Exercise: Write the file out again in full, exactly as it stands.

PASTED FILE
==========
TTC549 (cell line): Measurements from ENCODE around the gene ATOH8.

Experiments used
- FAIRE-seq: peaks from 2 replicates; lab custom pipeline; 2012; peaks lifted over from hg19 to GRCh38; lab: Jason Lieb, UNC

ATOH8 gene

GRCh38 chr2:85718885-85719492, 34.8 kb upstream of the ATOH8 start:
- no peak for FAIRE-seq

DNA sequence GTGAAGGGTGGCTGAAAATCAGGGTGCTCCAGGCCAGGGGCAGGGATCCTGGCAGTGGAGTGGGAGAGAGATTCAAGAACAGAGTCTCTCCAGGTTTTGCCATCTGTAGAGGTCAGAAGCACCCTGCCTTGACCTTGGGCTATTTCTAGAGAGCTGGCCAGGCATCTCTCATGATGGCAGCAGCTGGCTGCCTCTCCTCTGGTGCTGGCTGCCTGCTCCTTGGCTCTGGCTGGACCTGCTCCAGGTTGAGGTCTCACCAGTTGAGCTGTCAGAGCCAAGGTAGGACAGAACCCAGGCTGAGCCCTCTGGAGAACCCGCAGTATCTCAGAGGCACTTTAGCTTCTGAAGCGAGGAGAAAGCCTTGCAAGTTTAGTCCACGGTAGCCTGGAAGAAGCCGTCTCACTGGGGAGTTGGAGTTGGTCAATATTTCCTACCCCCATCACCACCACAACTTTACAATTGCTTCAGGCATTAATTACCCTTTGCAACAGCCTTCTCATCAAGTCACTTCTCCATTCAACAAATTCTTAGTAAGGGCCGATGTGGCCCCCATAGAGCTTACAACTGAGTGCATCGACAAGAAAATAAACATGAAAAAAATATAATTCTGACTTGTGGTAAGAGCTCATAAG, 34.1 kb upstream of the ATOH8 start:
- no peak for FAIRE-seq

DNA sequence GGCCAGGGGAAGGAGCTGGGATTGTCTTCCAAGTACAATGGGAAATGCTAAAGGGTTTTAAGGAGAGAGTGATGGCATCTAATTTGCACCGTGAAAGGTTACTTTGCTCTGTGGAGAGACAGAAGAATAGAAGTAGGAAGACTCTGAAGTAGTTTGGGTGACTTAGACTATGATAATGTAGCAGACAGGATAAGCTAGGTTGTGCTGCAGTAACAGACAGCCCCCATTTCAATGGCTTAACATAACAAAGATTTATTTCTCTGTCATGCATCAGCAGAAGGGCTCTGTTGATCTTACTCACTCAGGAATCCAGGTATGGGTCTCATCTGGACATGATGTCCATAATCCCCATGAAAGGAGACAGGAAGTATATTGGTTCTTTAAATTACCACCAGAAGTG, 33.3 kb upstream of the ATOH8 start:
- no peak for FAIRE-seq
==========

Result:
TTC549 (cell line): Measurements from ENCODE around the gene ATOH8.

Experiments used
- FAIRE-seq: peaks from 2 replicates; lab custom pipeline; 2012; peaks lifted over from hg19 to GRCh38; lab: Jason Lieb, UNC

ATOH8 gene

GRCh38 chr2:85718885-85719492, 34.8 kb upstream of the ATOH8 start:
- no peak for FAIRE-seq

DNA sequence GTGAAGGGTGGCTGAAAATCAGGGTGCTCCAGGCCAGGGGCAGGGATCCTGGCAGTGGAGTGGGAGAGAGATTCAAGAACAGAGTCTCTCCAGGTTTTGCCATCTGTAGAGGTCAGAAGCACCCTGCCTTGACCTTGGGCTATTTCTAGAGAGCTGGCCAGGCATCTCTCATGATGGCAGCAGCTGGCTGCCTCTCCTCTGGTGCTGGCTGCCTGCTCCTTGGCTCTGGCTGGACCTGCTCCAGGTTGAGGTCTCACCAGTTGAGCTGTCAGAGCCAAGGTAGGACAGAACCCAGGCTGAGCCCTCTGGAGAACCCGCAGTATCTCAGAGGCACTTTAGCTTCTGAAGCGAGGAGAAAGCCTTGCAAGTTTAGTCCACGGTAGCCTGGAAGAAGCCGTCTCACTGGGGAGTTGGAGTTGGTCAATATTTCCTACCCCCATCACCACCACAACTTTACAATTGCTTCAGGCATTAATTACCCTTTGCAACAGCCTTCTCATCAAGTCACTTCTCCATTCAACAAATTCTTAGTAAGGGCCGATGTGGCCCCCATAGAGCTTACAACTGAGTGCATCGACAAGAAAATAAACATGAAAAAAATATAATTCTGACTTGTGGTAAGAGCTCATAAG, 34.1 kb upstream of the ATOH8 start:
- no peak for FAIRE-seq

DNA sequence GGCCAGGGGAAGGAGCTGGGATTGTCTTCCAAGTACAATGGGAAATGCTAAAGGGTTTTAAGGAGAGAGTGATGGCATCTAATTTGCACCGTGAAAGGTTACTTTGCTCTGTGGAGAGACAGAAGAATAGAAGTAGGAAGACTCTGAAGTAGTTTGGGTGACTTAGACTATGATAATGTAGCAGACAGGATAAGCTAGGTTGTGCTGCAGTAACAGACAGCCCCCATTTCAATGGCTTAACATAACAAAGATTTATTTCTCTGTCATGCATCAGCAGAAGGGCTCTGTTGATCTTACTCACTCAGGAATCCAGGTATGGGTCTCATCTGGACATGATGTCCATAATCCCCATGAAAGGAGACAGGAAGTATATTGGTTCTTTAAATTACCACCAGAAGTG, 33.3 kb upstream of the ATOH8 start:
- no peak for FAIRE-seq